- I was quite surprised at how much I had to figure out in making the transition from Windows. There are a surprisingly large number of small differences and when you’re used to one way of doing things it’s surprising how often one way of doing things needs to be unbaked into memory and something else baked in.
- Steve Jobs’ famous arrogance is on display with far more things that can’t be changed and customised to your own preferences.
- I expected to find the Apple software better designed, but it’s not. If anything – and this is now after nine odd months, I think it’s slightly worse. The Task Bar in Windows was always a snappy device, but I didn’t realise how good it was till I discovered the dock is definitely worse. If you’ve got lots of windows open the task bar lets you navigate to different windows quickly. On the Apple it’s usually two rather than one click away. Sounds like a small thing but it’s irritating. Still perhaps there’s a way of doing it I don’t know of. So generally I’d rate the operating system somewhat inferior to Windows in terms of convenience and intuitiveness.
- The trackpad in the Apple is seriously better than Windows. However this isn’t a big deal for me because I use external keyboard, screen and mouse most of the time.
- The Apple hardware is lovely.
- Ultimately my experience hasn’t made me, like many a baked on Apple fan. But I’ll probably keep with Apple for a funny reason. I can’t stand the Microsoft Office ‘ribbon’ which is compulsory in Office from Office 2007 on. Of course the best thing to do is to simply transition out of Office but unfortunately it’s impracticable given how much I have to interface with people using Office and Open Office won’t read Microsoft Office documents without formatting glitches. However Apple has managed to get Microsoft to do for its Apple variant what it should have done all along which is to provide menus at the same time as indulging it’s obsession with the ribbon. Anyway, that means that until Microsoft changes its policy in the Windows world, I’ll probably stick with Apple computers.
- Which brings me to the main subject of this post. Until a week ago, my battery lasted around 3 1/2 hours. Now it lasts around 1 1/2 hours. I don’t know of any setting I’ve changed. The fan seems to come on more though even when it’s not on the meter seems to show much less time is left in the battery than before. Anyway, this all suggests that, like old copies of Windows, the OS degrades in efficiency over time and needs reinstallation from time to time – if so that’s another reason I’m not happy but there you are. 1 1/2 hours is enough for most plane rides. Any clues O Troppolishous ones as to how I can fix this? (And yes, I’ve checked the power settings and there doesn’t seem to be anything particularly unusual in there.)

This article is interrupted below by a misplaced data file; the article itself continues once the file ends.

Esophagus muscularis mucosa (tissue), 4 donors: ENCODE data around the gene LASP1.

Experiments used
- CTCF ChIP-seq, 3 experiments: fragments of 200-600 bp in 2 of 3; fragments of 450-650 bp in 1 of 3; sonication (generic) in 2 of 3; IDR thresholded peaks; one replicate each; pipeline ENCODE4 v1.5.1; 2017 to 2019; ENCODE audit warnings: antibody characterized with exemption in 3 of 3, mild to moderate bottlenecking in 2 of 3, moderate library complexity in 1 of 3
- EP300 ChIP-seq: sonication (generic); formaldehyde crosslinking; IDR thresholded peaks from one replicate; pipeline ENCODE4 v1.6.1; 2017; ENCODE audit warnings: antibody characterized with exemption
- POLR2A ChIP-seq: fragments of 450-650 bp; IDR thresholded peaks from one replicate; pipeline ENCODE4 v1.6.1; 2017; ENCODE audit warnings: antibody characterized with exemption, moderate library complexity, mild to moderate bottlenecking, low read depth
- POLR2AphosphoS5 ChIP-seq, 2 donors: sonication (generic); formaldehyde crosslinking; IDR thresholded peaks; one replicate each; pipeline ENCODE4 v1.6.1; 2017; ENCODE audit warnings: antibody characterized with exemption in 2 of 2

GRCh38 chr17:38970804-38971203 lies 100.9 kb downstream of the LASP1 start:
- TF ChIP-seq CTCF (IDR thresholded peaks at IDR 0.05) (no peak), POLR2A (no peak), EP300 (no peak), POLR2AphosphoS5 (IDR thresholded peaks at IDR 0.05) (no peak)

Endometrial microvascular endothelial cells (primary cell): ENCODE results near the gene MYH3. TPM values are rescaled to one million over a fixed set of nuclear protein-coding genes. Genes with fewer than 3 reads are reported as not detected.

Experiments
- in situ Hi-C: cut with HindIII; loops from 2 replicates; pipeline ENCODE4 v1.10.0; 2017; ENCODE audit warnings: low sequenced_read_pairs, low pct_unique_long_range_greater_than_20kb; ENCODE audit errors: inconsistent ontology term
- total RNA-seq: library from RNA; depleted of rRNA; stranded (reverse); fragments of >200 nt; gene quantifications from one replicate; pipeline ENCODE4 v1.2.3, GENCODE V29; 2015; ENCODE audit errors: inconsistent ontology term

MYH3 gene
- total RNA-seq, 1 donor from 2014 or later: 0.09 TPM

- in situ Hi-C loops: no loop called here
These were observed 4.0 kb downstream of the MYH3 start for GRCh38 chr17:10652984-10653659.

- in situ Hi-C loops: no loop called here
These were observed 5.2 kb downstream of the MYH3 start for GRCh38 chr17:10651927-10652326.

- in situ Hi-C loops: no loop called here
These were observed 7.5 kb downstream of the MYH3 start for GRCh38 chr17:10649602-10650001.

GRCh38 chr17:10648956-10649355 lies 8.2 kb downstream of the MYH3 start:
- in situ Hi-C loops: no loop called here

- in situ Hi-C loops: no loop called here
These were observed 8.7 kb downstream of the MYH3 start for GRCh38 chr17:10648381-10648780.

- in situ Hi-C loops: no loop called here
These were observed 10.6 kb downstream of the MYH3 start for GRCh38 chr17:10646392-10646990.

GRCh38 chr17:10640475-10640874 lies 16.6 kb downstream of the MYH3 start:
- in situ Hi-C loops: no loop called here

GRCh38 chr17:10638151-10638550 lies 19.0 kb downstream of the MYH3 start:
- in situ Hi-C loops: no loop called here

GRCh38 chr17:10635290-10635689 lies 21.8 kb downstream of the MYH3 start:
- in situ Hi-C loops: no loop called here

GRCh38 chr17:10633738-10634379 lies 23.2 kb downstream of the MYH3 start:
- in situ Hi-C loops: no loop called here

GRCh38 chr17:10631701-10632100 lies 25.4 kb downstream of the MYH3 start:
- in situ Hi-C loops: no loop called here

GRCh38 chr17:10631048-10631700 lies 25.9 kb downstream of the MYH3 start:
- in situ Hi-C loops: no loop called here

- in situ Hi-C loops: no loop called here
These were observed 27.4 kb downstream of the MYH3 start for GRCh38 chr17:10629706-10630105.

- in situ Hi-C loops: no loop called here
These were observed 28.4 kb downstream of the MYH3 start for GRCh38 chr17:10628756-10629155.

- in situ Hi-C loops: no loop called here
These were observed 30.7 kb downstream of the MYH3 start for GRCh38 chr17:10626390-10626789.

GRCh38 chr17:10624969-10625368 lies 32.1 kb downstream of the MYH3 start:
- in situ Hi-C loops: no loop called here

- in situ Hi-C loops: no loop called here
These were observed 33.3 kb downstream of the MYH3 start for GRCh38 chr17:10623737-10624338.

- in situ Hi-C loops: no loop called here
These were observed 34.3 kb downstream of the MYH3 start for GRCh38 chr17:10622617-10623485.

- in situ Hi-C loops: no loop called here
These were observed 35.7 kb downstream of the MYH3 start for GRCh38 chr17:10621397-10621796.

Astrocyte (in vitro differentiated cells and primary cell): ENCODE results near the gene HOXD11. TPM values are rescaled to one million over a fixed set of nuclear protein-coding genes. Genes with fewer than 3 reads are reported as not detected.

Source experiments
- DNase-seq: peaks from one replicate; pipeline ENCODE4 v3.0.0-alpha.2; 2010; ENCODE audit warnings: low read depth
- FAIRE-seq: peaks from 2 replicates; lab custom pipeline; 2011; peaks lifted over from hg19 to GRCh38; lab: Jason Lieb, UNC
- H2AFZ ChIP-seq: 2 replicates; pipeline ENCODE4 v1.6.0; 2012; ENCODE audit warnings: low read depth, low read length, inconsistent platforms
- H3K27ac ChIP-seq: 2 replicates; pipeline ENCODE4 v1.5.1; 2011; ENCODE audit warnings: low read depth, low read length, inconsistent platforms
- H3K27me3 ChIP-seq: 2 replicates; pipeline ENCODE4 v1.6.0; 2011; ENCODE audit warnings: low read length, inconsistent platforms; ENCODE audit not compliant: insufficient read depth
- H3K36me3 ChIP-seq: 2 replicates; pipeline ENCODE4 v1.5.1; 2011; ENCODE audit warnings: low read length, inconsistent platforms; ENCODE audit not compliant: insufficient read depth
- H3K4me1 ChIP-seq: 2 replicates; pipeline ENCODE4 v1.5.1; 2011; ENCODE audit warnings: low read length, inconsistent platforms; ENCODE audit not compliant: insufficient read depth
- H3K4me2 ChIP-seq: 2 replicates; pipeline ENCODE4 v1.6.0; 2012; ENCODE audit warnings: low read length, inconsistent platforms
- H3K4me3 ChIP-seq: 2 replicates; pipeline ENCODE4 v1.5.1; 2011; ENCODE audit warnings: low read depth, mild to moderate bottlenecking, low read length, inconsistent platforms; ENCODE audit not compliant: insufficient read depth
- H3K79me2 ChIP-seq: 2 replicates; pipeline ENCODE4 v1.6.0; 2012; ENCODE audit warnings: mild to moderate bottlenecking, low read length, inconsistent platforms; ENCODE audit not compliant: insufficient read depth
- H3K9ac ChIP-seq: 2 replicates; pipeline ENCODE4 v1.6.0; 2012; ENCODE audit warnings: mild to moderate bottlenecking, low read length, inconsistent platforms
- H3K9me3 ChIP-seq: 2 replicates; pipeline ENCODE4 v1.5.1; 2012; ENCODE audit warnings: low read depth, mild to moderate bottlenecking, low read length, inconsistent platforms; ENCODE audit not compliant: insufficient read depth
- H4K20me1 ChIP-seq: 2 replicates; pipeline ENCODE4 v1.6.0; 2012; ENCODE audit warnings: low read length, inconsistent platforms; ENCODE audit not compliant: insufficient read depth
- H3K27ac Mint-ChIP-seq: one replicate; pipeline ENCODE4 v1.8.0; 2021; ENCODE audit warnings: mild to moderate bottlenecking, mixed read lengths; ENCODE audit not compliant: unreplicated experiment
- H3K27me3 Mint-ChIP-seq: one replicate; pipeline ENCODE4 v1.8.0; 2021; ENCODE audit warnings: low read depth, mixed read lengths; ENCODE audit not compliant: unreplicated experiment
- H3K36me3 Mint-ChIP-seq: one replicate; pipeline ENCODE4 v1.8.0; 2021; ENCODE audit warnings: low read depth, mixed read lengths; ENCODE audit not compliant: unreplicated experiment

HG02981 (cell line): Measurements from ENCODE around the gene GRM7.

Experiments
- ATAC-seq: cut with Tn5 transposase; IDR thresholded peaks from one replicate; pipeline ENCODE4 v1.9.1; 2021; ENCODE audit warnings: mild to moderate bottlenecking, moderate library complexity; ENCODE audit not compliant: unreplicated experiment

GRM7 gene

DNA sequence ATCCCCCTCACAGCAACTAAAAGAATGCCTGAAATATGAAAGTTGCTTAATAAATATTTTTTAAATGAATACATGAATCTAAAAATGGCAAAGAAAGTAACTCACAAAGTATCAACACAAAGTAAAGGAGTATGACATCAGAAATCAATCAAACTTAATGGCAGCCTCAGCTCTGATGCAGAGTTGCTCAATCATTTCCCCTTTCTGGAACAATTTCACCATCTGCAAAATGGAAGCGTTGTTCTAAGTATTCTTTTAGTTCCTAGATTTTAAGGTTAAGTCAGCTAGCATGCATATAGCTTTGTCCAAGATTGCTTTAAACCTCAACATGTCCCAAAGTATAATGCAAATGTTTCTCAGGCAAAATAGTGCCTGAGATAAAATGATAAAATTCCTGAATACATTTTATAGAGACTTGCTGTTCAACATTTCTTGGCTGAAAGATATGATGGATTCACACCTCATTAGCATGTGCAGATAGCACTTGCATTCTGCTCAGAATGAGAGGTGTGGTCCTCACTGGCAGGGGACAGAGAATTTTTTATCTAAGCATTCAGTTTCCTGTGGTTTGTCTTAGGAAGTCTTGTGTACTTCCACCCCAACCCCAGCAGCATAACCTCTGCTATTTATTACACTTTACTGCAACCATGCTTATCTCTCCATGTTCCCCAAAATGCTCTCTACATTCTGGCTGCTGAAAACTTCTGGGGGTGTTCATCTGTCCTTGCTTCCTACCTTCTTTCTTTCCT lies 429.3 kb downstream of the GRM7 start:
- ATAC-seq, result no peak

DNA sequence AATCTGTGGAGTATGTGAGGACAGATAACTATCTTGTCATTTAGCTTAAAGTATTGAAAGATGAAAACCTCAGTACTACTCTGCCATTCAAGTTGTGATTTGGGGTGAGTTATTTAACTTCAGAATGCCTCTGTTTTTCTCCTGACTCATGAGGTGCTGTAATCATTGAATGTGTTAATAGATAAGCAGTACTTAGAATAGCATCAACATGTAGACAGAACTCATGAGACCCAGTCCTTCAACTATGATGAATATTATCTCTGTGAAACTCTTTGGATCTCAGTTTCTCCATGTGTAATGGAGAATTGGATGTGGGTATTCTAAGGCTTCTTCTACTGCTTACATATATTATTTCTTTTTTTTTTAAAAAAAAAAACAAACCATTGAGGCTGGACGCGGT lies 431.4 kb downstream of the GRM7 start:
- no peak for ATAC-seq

This year my accountant got sent accounts which as far as I could see involved writing the totals of a spreadsheet into the tax return and pressing ‘send’. OK, it might have been a bit more than that, I don’t really know, but what bugs me is that the documents she got indicated something like an $8,000 refund and when she drafted the return it had a near zero refund. Was this because she had a better grasp of the tax applicable? No it was because she didn’t transcribe the numbers properly.
For this I got charged $866.25 and that was for my personal return. There’s also the company . . . In any event, I’m after a new accountant. I don’t want or need anything fancy. Someone who is reasonably diligent and preferably someone who has some ideas from time to time about structuring a small business. If they come from Melbourne that’s well and good, but it’s by no means essential – we have post and email these days, and the person who does the books is in Queensland.
If you’ve got an accountant who’s Just Great, please let me know either in comments or by email on n g r u e n AT g m a i l DOT c o m